Light Rail

Retool Siemens Plant to Build LRT

By Ryan McGreal
Published March 17, 2010

On reading this article in the Spectator about the announced closure of the Siemens plant in Hamilton, I realized that this could be an excellent opportunity to retool the Siemens plant to manufacture light rail transit systems in Hamilton for the Greater Toronto Area and Hamilton.

Consider that:

Even more interesting is the potential for the Ontario government to combine electric-powered LRT systems with clean, sustainable electricity generation, for example using wind turbines as Calgary currently does.

By the way, Calgary's LRT system was built by Siemens.

Ryan McGreal, the editor of Raise the Hammer, lives in Hamilton with his family and works as a programmer, writer and consultant. Ryan volunteers with Hamilton Light Rail, a citizen group dedicated to bringing light rail transit to Hamilton. Ryan wrote a city affairs column in Hamilton Magazine, and several of his articles have been published in the Hamilton Spectator. His articles have also been published in The Walrus, HuffPost and Behind the Numbers. He maintains a personal website, has been known to share passing thoughts on Twitter and Facebook, and posts the occasional cat photo on Instagram.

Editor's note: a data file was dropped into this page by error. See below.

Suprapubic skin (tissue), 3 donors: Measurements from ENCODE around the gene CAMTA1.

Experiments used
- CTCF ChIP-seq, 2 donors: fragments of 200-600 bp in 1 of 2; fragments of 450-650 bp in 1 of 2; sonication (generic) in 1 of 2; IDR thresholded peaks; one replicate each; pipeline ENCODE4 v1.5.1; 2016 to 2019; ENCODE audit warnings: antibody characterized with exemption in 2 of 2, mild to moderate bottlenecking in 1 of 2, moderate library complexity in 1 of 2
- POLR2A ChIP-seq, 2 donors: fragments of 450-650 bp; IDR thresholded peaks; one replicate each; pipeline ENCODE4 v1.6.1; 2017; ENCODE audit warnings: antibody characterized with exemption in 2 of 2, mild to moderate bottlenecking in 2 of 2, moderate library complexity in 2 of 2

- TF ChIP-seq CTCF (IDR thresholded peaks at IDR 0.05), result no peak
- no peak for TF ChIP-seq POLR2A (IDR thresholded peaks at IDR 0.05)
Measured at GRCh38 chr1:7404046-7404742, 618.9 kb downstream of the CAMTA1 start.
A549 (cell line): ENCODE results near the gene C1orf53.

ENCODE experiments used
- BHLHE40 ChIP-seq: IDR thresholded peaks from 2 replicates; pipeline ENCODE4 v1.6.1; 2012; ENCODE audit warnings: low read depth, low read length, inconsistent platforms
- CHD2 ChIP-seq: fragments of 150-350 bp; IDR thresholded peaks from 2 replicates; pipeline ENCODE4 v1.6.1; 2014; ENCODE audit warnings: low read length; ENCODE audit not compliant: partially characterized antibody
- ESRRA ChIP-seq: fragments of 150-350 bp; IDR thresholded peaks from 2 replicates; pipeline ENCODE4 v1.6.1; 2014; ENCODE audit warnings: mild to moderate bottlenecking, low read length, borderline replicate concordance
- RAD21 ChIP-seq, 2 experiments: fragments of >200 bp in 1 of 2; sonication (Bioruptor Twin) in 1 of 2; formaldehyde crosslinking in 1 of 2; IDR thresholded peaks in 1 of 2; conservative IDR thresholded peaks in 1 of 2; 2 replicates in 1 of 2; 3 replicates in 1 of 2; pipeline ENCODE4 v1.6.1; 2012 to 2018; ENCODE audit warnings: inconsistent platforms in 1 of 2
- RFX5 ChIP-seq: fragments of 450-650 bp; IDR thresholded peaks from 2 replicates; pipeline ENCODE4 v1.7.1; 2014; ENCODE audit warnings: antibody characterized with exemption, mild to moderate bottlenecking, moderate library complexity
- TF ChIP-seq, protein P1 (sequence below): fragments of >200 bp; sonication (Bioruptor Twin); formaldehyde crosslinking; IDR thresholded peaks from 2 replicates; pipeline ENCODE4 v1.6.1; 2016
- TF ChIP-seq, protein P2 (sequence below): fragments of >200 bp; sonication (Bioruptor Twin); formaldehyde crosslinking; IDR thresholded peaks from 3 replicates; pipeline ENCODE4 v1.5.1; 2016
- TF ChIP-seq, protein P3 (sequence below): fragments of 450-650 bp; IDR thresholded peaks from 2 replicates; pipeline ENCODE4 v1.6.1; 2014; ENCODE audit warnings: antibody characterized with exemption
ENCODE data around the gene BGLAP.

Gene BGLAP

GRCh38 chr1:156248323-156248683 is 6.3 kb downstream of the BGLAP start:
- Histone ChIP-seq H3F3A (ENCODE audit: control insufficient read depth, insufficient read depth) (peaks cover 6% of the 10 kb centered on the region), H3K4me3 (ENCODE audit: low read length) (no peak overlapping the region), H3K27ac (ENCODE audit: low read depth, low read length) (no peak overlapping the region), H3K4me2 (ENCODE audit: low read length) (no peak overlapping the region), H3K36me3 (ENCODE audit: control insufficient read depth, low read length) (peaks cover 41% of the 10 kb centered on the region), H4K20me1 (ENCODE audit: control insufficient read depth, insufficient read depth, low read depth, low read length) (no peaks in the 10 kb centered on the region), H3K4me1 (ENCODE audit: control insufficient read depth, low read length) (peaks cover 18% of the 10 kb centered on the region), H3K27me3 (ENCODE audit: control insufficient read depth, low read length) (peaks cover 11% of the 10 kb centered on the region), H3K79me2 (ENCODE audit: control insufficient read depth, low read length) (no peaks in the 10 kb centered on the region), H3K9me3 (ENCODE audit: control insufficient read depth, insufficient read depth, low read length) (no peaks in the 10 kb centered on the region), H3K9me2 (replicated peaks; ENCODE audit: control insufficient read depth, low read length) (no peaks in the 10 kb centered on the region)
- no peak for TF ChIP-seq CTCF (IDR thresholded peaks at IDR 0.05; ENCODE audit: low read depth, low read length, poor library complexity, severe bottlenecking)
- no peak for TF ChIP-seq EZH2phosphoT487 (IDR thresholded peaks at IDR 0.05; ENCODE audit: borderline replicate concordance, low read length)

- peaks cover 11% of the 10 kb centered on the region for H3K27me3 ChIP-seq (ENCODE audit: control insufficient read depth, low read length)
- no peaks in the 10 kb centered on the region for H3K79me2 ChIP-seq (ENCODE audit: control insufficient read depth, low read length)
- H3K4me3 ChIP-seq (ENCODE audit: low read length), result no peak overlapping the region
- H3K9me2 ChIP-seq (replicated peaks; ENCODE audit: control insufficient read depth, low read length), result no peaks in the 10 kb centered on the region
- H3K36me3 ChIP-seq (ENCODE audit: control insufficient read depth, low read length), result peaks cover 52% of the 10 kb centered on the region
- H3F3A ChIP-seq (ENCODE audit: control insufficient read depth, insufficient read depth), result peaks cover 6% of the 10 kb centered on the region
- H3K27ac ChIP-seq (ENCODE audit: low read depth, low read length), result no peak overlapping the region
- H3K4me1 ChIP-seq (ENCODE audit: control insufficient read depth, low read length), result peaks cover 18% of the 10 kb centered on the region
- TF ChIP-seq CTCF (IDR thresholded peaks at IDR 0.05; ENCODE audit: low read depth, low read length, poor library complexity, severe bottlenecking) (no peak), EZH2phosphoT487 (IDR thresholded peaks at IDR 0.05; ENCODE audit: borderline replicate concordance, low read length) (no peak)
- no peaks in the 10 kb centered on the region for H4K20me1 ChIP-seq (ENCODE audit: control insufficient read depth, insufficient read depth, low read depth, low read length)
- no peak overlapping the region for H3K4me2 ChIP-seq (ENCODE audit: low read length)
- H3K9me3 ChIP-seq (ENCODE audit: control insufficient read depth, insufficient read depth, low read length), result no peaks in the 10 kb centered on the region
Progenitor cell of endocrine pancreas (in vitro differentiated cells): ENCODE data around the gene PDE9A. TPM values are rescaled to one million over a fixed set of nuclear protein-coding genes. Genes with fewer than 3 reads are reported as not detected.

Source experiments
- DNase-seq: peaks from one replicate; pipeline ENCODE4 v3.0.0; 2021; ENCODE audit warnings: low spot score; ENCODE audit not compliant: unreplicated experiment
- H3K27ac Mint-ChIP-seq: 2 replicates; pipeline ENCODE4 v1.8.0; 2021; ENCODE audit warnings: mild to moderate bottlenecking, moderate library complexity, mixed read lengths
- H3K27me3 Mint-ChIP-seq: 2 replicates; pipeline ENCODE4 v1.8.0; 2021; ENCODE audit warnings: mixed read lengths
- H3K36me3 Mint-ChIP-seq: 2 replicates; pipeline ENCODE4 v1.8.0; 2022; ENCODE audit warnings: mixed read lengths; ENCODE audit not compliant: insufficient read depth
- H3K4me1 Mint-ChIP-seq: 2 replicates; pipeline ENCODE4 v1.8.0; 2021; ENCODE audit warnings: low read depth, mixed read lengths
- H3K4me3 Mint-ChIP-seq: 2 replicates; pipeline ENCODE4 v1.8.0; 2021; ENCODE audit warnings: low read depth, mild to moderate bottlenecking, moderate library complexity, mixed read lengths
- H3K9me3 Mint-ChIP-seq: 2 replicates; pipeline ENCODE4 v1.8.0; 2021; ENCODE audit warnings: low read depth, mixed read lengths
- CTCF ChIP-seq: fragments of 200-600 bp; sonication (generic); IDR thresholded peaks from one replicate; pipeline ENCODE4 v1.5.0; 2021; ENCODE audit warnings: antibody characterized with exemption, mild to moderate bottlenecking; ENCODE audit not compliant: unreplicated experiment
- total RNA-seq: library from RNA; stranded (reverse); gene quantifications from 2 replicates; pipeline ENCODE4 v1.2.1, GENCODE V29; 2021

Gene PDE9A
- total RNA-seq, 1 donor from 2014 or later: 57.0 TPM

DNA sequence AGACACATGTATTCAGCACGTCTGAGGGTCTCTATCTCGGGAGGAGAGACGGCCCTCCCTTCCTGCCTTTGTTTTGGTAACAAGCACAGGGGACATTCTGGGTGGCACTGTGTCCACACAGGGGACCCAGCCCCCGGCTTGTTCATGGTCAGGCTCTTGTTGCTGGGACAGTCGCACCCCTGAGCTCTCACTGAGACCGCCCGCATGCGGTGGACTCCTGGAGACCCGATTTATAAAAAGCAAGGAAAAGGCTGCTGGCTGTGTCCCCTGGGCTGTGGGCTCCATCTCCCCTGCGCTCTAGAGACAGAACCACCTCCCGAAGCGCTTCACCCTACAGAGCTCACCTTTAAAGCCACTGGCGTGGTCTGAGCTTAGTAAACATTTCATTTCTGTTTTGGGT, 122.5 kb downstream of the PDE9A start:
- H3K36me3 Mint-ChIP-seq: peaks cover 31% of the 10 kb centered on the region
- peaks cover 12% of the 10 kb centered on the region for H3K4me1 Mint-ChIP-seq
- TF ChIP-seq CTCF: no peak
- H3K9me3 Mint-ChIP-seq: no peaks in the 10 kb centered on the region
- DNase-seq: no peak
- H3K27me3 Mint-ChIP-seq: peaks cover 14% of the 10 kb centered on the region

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By AnneMariePavlov (registered) | Posted March 17, 2010 at 12:07:26


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By DANEYBOY (anonymous) | Posted March 17, 2010 at 12:15:53

You'd be breaking a signed contract.

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By frank (registered) | Posted March 17, 2010 at 12:28:49

Daneyboy, explain....

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By Rick (anonymous) | Posted March 17, 2010 at 13:13:26


You should contact the Hamilton Chamber of Commerce. They have a committee that has been working since October on starting/getting a LRT manufacturing facility in Hamilton. They have contacted hundreds of companies to see who would be interested in participating; people who have land and buildings available and I believe that they have contacted all of the LRT manufactures.

They see this as a very attainable project.


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By Mahesh_P_Butani (registered) - website | Posted March 17, 2010 at 13:49:37

A very nice suggestion indeed Ryan! However, I believe the contracts being referred to above may be with Bombardier.